Up until a couple years ago, quality holiday music was pretty hard to come by. With cringe-worthy stuff like Manheim Steamroller and other overwrought crud playing just about everywhere you turned during the last month of the year, it seemed like the only respite to be found was with Vince Guaraldi or Bing Crosby if you were really feeling things. Other than some random one-off holiday songs from more indie-based artists, it seemed like there was few and far between. Then, before you knew it, Low had released a nice EP of Christmas-themed music, and this year Sufjan Stevens dropped a sprawling set of his own.
Throwing a completely different entry into the holiday-based music is now Tor Lundvall. Following on the heels of his self-described "ghost ambient" album Empty City, his Yule EP is fairly similar in terms of overall sound, but takes a much different angle than most releases of this nature. As can probably be expected, the Yule EP will probably cause more confused wordless silence than celebratory sing-alongs if you throw it on the stereo at your family get-together, and yet the stark songs manage to capture the side of the season that most people try to shift away from as soon as possible.
Let's face it; just about everyone gets a little sad around the holidays. For some people, it's because they can't be with loved ones because of one reason or another. For others, the time spent with family is simply overwhelming in and of itself, even if there are no surrounding issues otherwise. I've personally felt the numbness of finishing holiday shopping amongst buzzing stores, standing in endless lines while bad holiday music and snippets from one hundred different conversations melt into a loud drone. Expectations and obligations weigh on you, and oftentimes you just want some silence after it's all over.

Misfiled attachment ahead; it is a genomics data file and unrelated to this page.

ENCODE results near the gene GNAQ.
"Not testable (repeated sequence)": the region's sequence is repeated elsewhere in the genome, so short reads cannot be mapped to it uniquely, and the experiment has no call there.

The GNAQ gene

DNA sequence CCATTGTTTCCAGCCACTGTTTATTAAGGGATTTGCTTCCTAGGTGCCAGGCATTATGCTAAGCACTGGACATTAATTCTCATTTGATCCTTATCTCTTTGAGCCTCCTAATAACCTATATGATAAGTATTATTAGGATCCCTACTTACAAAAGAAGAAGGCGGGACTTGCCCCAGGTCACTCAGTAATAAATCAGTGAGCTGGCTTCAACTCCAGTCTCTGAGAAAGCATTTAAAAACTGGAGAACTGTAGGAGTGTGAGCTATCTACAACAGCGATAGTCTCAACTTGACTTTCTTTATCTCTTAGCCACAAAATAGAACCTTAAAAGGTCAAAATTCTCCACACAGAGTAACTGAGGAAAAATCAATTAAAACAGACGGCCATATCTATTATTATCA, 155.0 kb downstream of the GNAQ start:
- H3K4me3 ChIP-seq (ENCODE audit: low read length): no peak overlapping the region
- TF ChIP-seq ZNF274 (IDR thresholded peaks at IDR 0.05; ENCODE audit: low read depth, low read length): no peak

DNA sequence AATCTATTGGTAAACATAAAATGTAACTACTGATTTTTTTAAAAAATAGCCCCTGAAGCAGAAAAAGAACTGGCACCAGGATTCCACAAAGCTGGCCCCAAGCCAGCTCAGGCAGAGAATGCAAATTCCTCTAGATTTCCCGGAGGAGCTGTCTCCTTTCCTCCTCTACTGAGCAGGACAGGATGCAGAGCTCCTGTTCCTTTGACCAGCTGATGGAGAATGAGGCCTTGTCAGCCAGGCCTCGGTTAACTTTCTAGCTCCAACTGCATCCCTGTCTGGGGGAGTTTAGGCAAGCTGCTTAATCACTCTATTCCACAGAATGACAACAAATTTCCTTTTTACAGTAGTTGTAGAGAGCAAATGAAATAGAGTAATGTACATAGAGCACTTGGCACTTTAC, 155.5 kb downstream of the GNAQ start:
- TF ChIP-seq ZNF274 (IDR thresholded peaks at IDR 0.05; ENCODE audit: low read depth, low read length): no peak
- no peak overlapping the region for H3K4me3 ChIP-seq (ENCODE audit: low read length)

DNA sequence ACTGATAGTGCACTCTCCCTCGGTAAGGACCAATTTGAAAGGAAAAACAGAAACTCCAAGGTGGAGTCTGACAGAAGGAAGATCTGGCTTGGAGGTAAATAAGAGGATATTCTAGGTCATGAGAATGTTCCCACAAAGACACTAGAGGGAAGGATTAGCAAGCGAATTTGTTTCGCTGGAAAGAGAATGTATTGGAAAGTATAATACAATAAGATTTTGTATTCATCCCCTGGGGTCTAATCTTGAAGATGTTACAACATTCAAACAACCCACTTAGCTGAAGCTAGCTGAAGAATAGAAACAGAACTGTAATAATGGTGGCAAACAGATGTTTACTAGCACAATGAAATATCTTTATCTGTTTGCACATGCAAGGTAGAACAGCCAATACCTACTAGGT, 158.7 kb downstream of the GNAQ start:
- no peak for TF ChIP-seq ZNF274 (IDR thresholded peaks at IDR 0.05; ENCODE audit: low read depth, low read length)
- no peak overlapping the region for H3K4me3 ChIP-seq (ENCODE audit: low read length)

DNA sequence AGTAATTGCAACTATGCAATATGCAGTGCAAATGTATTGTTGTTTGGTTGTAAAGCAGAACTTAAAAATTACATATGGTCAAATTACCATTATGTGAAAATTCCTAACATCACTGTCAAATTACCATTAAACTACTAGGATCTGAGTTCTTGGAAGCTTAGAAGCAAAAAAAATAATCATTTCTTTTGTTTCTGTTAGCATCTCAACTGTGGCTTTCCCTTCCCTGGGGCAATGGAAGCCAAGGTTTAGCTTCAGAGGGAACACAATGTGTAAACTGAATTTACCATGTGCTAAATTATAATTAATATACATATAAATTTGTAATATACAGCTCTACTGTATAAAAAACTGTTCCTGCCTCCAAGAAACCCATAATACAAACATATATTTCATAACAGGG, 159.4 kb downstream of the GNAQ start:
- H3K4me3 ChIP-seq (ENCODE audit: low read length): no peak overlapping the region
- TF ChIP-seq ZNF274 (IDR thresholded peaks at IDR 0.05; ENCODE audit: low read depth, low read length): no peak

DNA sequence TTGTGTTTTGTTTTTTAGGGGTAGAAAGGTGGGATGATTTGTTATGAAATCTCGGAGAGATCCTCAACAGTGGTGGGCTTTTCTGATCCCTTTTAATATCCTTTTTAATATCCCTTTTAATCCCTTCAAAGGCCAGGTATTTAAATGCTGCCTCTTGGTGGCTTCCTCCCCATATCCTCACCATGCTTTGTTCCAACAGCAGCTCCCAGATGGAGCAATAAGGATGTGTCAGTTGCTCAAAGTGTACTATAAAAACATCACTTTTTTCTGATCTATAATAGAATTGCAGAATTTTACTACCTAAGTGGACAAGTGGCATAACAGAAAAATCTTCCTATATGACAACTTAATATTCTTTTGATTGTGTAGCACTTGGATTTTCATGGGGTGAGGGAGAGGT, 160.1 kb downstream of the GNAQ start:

The above feelings are the ones that I get a sense of Lundvall capturing on this release. "Busy Station" is far more soft and soothing than you'd imagine it to be, with puffy synth pads floating out to endless horizons while the sound of transit is hinted at in the background. "Christmas Eve" is one of several vocal tracks on the release and Lundvall adds his breathy words to billowy layers of melody and a steady, but completely unobtrusive beat. The lyrics are somewhat obvious, but everything blurs together so nicely that it feels more like a fever dream than a statement.
The rest of the release plays out with more minimal ambient pieces ("Snowy Morning" and "Fading Light") and a couple more vocal-based tracks. The standouts of those is "January," an absolutely haunting piece that's all hinted-at bell notes and deep layers of synth that swirl around Lundvall's vocals like it's again dreamtime. The closing tracks on the release (which make up nearly half its length) move into even more dark, droning territory, spiraling even further away from the more concise feel of the rest of the release and into a deep slumber inside a snowdrift. So yeah, unless everyone is near passed-out on eggnog, this one probably won't be a big hit at your holiday party, but if you're looking for music to help you wind down from the seasonal slog, the Yule EP might be the answer.